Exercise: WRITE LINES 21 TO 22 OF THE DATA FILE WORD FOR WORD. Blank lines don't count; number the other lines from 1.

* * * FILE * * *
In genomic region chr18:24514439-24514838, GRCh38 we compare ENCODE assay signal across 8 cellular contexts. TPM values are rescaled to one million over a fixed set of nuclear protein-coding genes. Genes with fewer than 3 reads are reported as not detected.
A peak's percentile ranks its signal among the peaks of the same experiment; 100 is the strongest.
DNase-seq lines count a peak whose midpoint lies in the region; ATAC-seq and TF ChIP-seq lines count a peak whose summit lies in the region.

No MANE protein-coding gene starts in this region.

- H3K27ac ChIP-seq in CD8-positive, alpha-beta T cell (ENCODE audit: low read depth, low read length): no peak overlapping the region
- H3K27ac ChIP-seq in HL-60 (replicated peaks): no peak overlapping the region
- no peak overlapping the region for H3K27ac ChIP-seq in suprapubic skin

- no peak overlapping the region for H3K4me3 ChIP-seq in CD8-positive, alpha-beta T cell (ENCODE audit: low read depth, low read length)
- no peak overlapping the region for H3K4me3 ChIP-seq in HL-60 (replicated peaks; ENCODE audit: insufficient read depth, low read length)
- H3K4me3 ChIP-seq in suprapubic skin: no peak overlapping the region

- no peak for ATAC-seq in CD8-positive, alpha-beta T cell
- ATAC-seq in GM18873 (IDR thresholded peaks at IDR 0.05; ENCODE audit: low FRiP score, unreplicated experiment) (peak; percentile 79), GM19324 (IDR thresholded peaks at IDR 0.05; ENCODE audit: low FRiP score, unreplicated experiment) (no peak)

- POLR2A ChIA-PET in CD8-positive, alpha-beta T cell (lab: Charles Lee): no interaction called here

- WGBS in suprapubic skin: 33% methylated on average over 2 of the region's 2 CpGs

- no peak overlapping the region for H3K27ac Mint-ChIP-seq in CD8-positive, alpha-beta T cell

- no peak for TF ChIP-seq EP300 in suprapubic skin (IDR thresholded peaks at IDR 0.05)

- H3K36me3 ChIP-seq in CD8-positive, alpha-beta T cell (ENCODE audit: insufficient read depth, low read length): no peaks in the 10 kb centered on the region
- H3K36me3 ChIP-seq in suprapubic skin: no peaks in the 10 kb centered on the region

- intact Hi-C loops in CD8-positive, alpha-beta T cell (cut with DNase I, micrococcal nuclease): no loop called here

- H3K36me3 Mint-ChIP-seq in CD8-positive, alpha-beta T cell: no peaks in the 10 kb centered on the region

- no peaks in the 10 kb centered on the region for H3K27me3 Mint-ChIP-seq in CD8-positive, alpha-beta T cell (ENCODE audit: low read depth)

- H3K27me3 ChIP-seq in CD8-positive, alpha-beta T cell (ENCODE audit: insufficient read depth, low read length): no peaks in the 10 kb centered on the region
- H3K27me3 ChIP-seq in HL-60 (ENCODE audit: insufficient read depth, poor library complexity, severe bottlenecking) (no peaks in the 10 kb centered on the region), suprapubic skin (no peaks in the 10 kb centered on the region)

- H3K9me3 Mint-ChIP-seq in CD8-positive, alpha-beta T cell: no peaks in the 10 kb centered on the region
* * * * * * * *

- no peaks in the 10 kb centered on the region for H3K27me3 Mint-ChIP-seq in CD8-positive, alpha-beta T cell (ENCODE audit: low read depth)

- H3K27me3 ChIP-seq in CD8-positive, alpha-beta T cell (ENCODE audit: insufficient read depth, low read length): no peaks in the 10 kb centered on the region